Ann Cavoukian stated in her resignation letter that the proposed protection of personal data in the Waterfront Toronto smart city project “is not acceptable”.
Privacy expert, Ann Cavoukian, has resigned from her position as advisor to Sidewalk Labs because of concerns over personal data security. Cavoukian, former information and privacy commissioner of Ontario, stated in her resignation letter that the proposed protection of personal data “is not acceptable”.
Sidewalk Labs is the smart city division of Google-owner Alphabet which is working with Waterfront Toronto to create a revitalised waterfront. It is one of the largest infrastructure projects in North America.
Earlier this month, tech entrepreneur Saadia Muzaffar resigned from the Digital Strategy Advisory Panel of Waterfront Toronto because of concerns around personal data, criticising its “apathy” and saying its “utter lack of leadership regarding shaky public trust and social license” was “astounding”.
Sidewalk Labs put forward new proposals on digital governance for the project last week, explaining that ‘urban data’ should be under the control of an independent civic data trust.
It later said that while it will remove any personal identifiers from all data, it couldn’t guarantee that other organisations involved in the project would do the same.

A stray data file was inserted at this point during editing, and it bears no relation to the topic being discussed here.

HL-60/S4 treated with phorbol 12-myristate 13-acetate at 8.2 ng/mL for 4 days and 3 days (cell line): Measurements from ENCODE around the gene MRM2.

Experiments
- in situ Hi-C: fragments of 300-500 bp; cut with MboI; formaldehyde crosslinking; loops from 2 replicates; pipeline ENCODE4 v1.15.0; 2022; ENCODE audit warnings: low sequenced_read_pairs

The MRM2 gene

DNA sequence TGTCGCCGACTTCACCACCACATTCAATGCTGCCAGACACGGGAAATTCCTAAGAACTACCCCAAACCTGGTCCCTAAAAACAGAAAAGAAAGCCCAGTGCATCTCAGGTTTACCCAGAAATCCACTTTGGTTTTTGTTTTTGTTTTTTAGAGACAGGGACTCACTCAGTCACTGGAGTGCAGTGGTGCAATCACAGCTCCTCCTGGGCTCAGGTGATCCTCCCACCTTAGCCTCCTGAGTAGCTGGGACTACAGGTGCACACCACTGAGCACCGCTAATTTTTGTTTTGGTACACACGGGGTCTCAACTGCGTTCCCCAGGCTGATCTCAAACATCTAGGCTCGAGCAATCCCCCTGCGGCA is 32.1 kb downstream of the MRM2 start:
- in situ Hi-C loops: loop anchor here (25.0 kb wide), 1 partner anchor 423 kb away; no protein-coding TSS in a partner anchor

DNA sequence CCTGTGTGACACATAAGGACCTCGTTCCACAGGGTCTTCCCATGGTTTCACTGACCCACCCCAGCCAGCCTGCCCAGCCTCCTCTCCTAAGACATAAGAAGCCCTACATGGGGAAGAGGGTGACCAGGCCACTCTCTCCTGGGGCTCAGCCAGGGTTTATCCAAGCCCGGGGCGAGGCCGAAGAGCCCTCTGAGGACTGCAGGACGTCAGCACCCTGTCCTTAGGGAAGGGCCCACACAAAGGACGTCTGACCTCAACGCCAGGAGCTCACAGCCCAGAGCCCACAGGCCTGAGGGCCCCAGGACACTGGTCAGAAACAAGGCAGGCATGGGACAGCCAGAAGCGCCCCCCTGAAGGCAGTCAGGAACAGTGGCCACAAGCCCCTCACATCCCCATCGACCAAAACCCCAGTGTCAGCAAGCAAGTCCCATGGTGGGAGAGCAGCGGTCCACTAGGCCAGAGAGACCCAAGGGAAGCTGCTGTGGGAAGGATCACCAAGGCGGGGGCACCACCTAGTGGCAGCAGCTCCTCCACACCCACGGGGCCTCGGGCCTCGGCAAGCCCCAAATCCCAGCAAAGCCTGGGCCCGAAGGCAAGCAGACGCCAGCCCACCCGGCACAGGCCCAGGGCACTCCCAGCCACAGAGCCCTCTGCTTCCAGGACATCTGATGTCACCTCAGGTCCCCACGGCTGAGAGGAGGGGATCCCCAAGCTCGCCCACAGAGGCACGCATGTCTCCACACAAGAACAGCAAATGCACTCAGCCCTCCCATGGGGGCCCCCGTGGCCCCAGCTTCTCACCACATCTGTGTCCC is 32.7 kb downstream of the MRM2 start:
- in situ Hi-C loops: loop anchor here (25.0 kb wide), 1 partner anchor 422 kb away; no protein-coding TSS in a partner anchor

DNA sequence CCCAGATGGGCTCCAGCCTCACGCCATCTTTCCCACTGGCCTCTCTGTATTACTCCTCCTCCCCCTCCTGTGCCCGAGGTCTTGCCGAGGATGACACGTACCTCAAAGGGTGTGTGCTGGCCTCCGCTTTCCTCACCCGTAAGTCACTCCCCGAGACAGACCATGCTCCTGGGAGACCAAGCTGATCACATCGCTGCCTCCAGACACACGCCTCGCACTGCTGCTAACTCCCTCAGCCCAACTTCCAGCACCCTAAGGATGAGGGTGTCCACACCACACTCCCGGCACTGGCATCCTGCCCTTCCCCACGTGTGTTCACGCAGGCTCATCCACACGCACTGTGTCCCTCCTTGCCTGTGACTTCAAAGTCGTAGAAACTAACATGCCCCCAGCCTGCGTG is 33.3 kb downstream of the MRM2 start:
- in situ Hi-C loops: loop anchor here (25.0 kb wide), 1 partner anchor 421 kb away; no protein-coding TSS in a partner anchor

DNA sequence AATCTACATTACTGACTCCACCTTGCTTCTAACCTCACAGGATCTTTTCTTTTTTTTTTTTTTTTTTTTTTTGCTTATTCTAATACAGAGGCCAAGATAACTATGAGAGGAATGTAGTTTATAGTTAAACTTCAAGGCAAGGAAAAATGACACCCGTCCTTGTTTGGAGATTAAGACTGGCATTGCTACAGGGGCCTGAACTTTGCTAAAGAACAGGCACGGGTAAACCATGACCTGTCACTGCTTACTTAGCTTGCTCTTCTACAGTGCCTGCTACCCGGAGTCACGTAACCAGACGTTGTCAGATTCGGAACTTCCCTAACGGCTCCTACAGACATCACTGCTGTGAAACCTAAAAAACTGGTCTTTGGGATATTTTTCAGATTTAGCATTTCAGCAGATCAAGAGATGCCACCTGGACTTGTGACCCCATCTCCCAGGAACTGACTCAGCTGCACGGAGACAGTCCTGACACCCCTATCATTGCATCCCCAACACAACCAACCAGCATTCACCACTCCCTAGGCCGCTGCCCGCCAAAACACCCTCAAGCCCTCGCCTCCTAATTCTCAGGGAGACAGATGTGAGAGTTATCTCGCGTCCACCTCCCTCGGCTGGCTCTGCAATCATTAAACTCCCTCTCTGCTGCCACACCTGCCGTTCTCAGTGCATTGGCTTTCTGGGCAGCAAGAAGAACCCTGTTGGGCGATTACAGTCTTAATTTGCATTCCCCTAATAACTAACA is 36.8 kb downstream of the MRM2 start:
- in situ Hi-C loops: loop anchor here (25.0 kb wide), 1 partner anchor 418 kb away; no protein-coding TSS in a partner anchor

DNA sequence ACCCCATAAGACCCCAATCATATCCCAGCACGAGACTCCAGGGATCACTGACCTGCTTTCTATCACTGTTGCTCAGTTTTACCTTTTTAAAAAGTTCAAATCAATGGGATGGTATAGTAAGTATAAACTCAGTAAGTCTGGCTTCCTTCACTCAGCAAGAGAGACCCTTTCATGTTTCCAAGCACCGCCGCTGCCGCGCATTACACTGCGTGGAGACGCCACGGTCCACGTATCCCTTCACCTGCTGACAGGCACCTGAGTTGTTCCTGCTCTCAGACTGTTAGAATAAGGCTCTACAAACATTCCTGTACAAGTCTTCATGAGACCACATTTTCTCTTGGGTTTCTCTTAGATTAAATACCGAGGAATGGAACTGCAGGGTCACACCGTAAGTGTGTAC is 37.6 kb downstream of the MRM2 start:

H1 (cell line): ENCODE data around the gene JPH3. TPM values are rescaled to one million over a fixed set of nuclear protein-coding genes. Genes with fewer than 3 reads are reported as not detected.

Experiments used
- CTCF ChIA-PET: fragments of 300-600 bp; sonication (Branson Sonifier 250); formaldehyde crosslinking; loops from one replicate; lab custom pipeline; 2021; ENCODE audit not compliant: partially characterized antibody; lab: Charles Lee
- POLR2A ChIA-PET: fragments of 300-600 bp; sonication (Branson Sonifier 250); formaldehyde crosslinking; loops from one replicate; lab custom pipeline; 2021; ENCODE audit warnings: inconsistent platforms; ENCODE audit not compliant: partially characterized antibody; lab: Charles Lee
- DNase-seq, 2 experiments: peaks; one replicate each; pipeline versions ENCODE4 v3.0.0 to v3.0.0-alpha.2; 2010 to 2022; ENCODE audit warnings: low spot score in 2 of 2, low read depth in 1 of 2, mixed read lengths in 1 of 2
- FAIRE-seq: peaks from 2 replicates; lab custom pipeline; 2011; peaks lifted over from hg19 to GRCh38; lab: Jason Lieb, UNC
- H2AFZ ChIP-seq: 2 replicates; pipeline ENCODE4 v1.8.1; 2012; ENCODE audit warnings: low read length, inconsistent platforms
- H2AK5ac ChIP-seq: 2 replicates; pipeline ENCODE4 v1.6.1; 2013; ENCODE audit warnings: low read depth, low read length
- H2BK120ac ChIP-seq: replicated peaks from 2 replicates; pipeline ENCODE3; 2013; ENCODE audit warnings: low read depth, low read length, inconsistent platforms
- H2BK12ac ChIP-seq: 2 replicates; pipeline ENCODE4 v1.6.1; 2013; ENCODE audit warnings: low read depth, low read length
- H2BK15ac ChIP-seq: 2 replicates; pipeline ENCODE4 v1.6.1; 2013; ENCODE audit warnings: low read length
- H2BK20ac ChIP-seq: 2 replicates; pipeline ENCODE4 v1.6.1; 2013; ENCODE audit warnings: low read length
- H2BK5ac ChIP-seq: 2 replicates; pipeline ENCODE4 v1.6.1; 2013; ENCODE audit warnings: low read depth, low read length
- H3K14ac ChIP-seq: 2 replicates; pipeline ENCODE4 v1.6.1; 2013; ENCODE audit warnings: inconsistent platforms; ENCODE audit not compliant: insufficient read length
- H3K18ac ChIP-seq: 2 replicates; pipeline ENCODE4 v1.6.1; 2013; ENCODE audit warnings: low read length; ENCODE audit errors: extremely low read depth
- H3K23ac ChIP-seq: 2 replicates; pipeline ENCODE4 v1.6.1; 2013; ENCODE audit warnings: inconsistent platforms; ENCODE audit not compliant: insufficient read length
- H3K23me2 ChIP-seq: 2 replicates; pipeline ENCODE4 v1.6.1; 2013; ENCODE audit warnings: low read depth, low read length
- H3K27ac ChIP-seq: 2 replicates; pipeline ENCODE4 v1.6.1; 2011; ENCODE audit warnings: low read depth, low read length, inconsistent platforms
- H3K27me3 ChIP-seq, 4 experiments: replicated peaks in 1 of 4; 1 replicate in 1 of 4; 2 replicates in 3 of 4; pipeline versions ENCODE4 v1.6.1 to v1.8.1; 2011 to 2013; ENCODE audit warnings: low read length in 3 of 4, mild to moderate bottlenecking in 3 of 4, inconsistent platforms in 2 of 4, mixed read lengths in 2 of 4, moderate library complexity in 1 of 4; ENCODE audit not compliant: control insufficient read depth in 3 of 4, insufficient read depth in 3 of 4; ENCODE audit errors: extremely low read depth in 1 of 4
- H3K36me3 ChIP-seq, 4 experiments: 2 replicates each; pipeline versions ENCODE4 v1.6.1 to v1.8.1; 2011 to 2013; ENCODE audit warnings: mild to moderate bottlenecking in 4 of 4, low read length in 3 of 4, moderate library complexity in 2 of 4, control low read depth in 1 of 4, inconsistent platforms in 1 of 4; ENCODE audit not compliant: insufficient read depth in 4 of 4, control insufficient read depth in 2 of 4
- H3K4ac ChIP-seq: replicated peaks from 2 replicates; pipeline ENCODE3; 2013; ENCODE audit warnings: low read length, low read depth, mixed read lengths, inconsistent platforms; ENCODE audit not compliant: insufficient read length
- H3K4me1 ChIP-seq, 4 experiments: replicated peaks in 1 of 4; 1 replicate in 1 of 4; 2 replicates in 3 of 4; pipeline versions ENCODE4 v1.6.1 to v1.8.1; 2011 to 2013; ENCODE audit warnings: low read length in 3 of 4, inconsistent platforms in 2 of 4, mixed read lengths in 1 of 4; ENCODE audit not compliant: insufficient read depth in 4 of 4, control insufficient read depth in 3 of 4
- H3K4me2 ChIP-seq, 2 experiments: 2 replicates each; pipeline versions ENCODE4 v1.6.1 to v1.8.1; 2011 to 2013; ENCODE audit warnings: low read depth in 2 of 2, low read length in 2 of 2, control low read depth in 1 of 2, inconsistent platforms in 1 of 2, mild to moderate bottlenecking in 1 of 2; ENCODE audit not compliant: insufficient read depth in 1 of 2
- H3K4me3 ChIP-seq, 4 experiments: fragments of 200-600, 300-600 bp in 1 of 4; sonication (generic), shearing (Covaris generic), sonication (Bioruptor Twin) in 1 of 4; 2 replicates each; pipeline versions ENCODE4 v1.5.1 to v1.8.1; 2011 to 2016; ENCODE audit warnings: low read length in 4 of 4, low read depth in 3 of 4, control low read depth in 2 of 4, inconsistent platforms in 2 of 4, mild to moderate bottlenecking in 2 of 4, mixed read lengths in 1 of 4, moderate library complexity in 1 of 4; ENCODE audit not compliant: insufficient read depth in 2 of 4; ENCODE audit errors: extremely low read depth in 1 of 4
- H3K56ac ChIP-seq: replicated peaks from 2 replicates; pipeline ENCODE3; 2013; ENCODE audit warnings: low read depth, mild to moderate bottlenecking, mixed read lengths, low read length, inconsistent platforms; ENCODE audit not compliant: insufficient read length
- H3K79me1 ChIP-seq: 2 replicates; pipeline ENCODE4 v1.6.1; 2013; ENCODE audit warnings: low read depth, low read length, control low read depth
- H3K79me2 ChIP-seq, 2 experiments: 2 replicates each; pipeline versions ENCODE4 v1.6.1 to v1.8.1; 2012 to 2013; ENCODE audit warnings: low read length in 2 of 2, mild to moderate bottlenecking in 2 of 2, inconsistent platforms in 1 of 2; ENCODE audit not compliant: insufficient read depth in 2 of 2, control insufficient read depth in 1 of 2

In her resignation letter, Cavoukian wrote: "Just think of the consequences: If personally identifiable data are not de-identified at source, we will be creating another central database of personal information (controlled by whom?), that may be used without data subjects’ consent, that will be exposed to the risks of hacking and unauthorised access."
The matter is starting to lead the discussion and debate on smart city data and how it is used. In an article on the Canadian online news website, The Star, Fenwick McKelvey, associate professor in communication studies at Concordia University, said the resignation "is clear evidence that we don’t have proper regulatory infrastructure to deal with these new smart city initiatives.”
"Just think of the consequences: If personally identifiable data are not de-identified at source"
David T S Fraser a privacy lawyer retained by Sidewalk Labs to understand Canadian privacy expectations and privacy culture and who has worked on the project for almost a year, tweeted that: "To be fully independent, the Civic Data Trust would determine how data is collected and used, and under what terms.
“It would review proposals and use its independent judgement to find if the project is in the community interest. It likely would require de-identification at the source, but Sidewalk shouldn’t dictate its decision-making, now or later.”
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